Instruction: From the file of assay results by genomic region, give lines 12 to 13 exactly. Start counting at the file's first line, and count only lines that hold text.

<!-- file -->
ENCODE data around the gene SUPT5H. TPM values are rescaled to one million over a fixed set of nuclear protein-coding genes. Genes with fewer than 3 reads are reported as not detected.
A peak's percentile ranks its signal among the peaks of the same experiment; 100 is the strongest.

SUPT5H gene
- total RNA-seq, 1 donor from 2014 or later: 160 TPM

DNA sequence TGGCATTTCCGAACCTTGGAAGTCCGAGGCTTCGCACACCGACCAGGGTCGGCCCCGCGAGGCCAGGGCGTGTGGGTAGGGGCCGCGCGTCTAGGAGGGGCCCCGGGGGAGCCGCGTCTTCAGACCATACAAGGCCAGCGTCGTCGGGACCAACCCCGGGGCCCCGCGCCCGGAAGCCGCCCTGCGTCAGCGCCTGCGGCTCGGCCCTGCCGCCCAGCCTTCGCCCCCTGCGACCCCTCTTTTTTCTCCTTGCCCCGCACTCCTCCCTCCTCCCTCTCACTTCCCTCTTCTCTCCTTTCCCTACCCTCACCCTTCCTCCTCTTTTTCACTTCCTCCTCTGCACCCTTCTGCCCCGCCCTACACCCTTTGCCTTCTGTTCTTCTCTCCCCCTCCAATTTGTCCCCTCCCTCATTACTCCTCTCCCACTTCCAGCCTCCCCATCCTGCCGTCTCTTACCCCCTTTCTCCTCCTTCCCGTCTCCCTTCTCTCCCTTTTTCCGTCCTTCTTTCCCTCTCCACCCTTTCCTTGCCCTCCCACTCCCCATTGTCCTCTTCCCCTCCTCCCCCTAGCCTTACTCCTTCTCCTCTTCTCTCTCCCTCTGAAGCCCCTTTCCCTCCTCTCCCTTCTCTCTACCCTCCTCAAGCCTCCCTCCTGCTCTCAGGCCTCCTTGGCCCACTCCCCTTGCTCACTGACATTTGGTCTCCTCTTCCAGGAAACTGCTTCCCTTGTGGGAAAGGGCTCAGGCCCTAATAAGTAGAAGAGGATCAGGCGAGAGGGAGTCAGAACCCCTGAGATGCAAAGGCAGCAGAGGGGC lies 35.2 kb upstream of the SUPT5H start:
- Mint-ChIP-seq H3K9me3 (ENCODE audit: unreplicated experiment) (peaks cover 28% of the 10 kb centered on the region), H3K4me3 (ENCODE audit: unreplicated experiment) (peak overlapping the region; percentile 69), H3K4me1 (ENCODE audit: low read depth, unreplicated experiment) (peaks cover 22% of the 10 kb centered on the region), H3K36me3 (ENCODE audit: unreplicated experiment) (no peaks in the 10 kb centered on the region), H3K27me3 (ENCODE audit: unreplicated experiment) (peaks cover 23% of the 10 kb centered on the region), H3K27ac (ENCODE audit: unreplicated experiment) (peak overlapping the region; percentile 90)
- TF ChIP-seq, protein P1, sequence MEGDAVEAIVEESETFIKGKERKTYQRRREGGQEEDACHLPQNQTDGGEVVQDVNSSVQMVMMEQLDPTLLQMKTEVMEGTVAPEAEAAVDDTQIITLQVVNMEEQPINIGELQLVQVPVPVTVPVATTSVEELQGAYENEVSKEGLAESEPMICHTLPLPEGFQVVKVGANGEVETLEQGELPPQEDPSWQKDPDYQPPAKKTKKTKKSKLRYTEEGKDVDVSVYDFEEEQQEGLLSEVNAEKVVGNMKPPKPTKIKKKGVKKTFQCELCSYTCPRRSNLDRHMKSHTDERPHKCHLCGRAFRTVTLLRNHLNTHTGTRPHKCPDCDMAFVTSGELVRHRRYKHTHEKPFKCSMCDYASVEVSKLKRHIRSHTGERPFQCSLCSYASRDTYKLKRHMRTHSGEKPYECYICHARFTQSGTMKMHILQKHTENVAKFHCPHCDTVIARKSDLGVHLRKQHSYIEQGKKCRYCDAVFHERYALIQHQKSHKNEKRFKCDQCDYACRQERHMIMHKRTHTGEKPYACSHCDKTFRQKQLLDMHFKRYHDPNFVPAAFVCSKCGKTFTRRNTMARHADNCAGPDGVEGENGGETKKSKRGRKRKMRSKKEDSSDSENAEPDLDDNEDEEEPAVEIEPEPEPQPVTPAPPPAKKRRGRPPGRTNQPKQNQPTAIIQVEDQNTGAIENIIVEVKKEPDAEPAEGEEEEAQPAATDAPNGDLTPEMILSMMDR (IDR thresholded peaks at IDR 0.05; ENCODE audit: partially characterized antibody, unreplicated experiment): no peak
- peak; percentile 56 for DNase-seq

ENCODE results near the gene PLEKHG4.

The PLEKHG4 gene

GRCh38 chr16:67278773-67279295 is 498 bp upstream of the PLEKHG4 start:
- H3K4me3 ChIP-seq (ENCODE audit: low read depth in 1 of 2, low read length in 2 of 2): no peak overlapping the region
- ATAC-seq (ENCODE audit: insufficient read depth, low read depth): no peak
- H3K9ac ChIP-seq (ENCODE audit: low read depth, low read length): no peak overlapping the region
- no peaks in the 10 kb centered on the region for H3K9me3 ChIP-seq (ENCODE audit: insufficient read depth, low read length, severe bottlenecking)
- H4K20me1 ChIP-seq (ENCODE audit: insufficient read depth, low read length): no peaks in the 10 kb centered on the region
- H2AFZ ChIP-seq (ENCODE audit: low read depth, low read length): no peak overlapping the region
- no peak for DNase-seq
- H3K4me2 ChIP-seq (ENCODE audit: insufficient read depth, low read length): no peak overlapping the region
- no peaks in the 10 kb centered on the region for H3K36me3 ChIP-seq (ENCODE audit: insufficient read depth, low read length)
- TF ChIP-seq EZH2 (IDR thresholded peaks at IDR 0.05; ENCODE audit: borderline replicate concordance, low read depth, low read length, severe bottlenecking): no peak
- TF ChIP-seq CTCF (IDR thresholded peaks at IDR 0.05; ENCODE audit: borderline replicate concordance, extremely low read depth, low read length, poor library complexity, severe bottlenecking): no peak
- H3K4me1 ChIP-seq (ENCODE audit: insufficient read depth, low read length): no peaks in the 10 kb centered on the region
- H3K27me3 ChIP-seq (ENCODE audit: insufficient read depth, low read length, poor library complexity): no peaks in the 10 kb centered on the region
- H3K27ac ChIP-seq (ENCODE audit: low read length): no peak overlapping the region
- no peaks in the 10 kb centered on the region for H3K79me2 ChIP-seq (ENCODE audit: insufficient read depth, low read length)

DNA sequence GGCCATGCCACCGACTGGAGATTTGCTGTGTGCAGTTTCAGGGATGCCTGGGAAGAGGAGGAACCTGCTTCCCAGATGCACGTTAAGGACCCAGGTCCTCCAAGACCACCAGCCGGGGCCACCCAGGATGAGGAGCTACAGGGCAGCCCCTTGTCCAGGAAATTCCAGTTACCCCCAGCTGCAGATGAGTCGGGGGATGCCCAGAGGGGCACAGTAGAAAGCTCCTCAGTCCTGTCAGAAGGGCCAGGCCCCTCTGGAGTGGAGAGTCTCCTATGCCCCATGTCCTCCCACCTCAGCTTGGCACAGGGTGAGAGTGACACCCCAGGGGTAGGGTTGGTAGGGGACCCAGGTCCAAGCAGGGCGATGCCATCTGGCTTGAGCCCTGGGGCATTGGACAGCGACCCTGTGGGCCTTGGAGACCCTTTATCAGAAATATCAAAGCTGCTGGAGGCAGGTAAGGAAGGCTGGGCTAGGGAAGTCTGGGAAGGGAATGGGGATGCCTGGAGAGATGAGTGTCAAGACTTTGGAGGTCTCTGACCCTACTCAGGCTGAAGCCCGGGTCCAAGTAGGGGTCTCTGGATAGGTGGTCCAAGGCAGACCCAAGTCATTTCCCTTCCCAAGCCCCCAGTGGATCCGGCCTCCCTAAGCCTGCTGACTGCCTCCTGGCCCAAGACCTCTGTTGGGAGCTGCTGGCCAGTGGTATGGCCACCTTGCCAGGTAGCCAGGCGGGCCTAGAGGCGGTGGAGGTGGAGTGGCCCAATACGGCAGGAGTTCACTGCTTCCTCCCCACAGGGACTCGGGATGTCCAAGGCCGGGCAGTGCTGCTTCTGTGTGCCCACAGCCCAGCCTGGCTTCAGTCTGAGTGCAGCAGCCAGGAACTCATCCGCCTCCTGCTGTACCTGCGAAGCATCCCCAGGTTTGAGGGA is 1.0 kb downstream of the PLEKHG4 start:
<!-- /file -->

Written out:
- H3K4me3 ChIP-seq (ENCODE audit: low read depth in 1 of 2, low read length in 2 of 2): no peak overlapping the region
- ATAC-seq (ENCODE audit: insufficient read depth, low read depth): no peak